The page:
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VIEW FROM THE TOP
TRUE ENTREPRENEURSHIP
Editor's Note: Jon Kinzenbaw is the president and founder of KINZE Manufacturing Inc., Williamsburg, Iowa, one of North America's largest independently owned farm equipment companies. This year KINZE is celebrating its 40th anniversary, made possible by its owner's entrepreneurial spirit.

AM: Tell us how KINZE Manufacturing started 40 years ago.

JK: In 1965, after a stint in the U.S. Army Reserves and a few jobs at implement dealers and automotive shops, I opened a small repair and custom metal fabrication shop in Ladora, Iowa. At age 21 I borrowed $3,500 from a local bank and put $500 down on a 1,500-square-foot building and spent $3,000 on tools and equipment for the business. One year later I hired my first employee and began custom projects, such as building machinery to meet the specific requests of farmers. A few years later I started re-powering tractors with larger engines. For example, we would take a tractor with 140 hp to more than 300 hp.

This work took me all over the Corn Belt and led to KINZE's first "claim to fame" " a two-wheeled cart to haul grain. This was the first successful grain auger wagon with giant tires (5 feet tall and 2 feet wide). The larger tire was great for flotation and was the same type used on combines. As harvesters got bigger and faster, we made the grain wagon bigger and faster to keep up the pace. Today all grain auger wagons have tall, wide tires.

Now based in Williamsburg, Iowa, our corporate offices and manufacturing facility occupy more than 20 acres under roof, and encompass engineering, manufacturing, warehousing, sales/marketing and administration. In addition, KINZE employs more than 500 people.

AM: What are your primary products?

JK: Giant grain auger wagons have been a continuous product for more than 30 years. But in 1975 we began a new market by re-pioneering folding row crop planters for easier hauling and transporting in response to a customer who asked for a planter that would fold horizontally. This was the first project that I took on with just an idea in mind.

The grain wagon is a niche market and comprises less than 10 percent of our sales, while row crop planters are 90 percent of our sales. We specialize in planters, and we manufacture twice as many types and models as all the other companies combined in regard to number of rows, formats and models. For instance, we manufacture planters ranging from 12 feet wide to 90 feet wide.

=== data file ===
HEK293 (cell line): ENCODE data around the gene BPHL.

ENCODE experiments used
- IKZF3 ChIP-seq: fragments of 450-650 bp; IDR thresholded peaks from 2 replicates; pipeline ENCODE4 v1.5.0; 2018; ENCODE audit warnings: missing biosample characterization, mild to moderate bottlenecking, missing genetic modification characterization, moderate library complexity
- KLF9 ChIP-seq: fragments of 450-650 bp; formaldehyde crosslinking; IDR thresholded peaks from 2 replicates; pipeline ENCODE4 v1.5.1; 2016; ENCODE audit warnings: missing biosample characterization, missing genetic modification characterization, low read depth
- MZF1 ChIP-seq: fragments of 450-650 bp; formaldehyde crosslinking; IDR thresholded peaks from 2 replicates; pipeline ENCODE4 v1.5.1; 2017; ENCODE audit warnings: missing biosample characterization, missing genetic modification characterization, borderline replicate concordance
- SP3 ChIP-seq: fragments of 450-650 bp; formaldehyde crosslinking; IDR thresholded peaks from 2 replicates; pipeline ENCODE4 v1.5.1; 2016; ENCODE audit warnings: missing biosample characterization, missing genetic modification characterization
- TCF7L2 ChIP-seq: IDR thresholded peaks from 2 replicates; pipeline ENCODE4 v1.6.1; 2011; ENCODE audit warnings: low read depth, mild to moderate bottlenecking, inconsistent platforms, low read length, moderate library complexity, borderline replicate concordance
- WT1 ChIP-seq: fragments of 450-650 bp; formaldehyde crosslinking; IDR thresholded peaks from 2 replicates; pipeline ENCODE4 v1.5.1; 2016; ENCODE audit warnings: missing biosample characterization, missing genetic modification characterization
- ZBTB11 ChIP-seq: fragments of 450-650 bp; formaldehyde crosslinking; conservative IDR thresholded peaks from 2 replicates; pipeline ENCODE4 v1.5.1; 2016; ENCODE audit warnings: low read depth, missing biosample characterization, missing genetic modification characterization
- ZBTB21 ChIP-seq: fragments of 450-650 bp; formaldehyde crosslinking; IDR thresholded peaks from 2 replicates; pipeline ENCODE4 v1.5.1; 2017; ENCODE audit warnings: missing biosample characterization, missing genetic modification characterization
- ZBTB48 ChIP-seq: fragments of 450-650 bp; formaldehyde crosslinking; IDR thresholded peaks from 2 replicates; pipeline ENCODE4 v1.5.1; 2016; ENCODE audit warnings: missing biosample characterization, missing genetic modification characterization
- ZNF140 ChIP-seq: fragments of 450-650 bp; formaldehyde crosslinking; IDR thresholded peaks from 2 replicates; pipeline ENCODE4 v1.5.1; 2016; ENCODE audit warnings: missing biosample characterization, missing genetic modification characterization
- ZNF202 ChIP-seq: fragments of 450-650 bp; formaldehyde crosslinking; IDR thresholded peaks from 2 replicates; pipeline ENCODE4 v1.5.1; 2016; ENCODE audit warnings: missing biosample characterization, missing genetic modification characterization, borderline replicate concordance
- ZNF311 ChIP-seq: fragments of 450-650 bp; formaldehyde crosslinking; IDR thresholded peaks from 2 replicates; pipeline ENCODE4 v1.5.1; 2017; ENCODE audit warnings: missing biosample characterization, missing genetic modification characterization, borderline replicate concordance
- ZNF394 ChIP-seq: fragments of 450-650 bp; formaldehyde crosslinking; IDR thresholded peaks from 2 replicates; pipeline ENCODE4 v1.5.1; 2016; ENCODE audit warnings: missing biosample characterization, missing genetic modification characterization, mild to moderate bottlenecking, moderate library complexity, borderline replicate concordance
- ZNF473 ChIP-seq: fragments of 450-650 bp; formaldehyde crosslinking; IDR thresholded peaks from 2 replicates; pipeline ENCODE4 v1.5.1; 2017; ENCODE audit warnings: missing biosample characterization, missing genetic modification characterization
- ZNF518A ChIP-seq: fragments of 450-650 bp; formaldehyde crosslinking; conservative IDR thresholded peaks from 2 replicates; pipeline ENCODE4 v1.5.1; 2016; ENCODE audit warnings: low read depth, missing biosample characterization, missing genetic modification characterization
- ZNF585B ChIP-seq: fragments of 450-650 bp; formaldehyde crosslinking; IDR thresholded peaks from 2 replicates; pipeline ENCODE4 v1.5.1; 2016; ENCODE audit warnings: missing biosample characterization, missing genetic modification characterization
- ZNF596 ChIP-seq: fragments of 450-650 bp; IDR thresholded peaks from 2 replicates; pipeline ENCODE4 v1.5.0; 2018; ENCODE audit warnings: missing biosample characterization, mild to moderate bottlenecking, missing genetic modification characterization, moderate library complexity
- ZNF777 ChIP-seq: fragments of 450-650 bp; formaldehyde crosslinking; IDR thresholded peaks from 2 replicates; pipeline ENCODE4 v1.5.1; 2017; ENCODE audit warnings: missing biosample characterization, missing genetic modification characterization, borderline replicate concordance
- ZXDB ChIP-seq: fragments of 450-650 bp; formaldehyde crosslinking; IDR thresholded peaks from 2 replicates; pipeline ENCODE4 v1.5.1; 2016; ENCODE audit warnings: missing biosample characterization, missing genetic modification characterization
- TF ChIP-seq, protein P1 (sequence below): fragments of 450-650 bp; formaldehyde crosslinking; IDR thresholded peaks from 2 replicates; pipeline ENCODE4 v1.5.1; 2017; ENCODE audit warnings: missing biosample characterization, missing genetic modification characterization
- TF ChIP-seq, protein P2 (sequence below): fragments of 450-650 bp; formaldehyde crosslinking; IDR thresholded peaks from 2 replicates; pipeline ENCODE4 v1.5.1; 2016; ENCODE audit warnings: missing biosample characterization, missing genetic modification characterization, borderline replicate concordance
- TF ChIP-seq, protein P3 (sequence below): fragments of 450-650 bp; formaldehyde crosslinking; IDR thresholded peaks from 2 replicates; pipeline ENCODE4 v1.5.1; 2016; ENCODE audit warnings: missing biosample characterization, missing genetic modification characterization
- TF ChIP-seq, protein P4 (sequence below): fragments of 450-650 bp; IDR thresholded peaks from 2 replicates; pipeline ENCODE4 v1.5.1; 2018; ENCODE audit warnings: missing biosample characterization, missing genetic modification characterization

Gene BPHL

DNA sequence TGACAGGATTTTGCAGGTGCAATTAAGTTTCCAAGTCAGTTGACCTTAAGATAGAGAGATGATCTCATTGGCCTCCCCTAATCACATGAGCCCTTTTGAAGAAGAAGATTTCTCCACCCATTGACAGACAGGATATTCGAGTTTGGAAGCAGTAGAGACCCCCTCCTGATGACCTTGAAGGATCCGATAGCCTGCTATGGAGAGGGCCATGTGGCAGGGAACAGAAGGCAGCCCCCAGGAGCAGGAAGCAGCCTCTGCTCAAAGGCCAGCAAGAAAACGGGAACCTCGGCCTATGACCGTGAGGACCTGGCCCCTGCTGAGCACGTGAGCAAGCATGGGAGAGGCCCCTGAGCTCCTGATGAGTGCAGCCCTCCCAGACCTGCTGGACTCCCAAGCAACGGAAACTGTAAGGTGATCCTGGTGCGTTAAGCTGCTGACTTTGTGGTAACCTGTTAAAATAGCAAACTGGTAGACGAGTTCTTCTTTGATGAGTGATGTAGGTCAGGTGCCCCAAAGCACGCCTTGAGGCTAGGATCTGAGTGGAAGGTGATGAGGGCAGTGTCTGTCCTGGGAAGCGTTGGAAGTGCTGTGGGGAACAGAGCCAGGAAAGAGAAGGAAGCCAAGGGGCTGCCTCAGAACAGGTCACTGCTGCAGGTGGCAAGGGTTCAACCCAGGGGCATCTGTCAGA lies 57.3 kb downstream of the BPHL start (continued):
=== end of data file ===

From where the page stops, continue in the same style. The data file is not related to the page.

AM: How do you stay ahead of equipment needs and trends?

JK: I am a farmer at heart, and I plant anywhere from 1,000 to 2,000 acres of my own land using KINZE's freshest ideas and product improvements to continually bring new technology to market. To stay ahead of the curve, I personally go to the field with new models of planters and wagons to monitor the needs and trends of today's changing cropping practices.

I am there during planting and harvesting " the phases of farming that utilize KINZE products. In addition to doing field research I listen to dealers and customers, and if there is a problem, chances are I am already aware.

We seem to have a pretty good pulse on the wants and needs of today's farmers and custom operators. In fact, you'll probably see even more evidence of this with some of the new innovations we're planning to launch during our 40th year.

AM: How do you competitively market against major equipment players?

JK: The main reason KINZE can maintain a competitive edge against major equipment manufacturers is because the company is privately held. We can react to change quicker than the others. When we see something and like it, we don't have to wait for someone up the line to say yes or no. We have the ability to do what needs to be done to succeed.

In addition, we set out several years ago to differentiate our products from the majors. A large selling point for KINZE products is that they are engineered right here in Iowa and are manufactured to a high degree of accuracy because of automation. Also, we have one of the largest powder coat paint systems in the industry, which is a process that most majors don't use. Even with this technology the cost of a KINZE machine is often lower than majors' but with every bit of quality in the components.

KINZE also has a great dealer network with some 300 dealers in 30-plus states. Our traveling representatives call on the dealers across the country in seven major territories. KINZE also utilizes hotlines for dealers, service and parts distribution, as well as a Web site with dealers-only and customer components.

Another reason for our success is that 90 percent of our employees have roots in agriculture. The workforce is made up of hard-working Midwestern people who take pride in their work. They are very interested in building a piece of machinery because they are farmers themselves and appreciate what it takes to be one. AM


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